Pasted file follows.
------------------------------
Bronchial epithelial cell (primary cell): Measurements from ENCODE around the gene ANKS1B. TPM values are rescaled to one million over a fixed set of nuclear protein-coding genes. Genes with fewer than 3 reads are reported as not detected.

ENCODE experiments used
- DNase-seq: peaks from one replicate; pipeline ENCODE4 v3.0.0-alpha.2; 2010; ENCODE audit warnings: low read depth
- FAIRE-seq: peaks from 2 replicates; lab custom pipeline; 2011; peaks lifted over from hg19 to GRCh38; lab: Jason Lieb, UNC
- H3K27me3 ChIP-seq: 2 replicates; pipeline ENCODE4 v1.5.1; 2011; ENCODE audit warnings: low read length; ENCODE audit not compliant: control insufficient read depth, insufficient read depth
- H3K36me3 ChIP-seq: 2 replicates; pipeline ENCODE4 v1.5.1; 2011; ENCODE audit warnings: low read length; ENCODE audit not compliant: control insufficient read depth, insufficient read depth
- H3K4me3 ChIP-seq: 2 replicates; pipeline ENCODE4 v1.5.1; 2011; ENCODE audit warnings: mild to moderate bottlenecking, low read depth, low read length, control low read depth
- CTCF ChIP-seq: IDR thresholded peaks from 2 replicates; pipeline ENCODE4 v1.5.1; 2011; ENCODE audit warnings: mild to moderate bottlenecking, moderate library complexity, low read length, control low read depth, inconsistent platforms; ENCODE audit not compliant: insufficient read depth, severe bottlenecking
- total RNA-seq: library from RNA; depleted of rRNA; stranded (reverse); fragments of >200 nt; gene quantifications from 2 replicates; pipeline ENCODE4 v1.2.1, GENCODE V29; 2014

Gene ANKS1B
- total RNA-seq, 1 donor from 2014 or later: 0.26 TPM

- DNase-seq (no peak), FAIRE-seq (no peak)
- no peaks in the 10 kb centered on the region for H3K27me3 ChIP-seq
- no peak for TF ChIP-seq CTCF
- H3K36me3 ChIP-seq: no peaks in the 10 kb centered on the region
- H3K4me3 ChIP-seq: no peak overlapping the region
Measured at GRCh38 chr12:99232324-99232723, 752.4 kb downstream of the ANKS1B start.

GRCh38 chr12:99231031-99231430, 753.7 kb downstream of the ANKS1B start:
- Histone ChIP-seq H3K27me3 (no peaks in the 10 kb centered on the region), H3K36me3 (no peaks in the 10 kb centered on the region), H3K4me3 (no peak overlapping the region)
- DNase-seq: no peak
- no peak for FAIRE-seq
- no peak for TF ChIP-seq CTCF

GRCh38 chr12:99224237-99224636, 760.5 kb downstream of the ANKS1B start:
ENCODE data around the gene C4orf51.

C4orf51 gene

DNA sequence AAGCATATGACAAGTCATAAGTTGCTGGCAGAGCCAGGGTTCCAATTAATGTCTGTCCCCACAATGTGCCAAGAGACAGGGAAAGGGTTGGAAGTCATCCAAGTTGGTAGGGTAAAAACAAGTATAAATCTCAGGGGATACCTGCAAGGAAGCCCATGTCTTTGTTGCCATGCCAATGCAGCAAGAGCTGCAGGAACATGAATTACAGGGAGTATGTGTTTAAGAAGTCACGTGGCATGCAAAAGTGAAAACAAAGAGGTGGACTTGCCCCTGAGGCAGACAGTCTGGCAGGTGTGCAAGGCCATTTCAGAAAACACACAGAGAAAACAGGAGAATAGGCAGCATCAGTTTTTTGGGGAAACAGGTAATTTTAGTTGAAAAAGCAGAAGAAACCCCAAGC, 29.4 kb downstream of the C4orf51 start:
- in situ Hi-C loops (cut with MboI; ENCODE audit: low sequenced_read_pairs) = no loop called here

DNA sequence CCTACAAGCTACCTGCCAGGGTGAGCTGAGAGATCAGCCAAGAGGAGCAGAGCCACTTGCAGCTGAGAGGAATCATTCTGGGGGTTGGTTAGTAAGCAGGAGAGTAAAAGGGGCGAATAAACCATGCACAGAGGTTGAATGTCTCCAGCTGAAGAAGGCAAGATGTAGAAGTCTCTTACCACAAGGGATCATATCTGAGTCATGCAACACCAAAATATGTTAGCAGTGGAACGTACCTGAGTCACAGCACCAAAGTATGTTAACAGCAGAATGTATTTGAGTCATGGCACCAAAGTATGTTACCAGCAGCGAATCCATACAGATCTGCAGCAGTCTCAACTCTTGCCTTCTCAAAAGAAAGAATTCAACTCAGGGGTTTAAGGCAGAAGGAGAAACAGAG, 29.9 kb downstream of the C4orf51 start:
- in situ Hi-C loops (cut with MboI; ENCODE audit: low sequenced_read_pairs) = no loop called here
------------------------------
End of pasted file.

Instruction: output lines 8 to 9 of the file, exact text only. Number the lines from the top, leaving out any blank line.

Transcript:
- CTCF ChIP-seq: IDR thresholded peaks from 2 replicates; pipeline ENCODE4 v1.5.1; 2011; ENCODE audit warnings: mild to moderate bottlenecking, moderate library complexity, low read length, control low read depth, inconsistent platforms; ENCODE audit not compliant: insufficient read depth, severe bottlenecking
- total RNA-seq: library from RNA; depleted of rRNA; stranded (reverse); fragments of >200 nt; gene quantifications from 2 replicates; pipeline ENCODE4 v1.2.1, GENCODE V29; 2014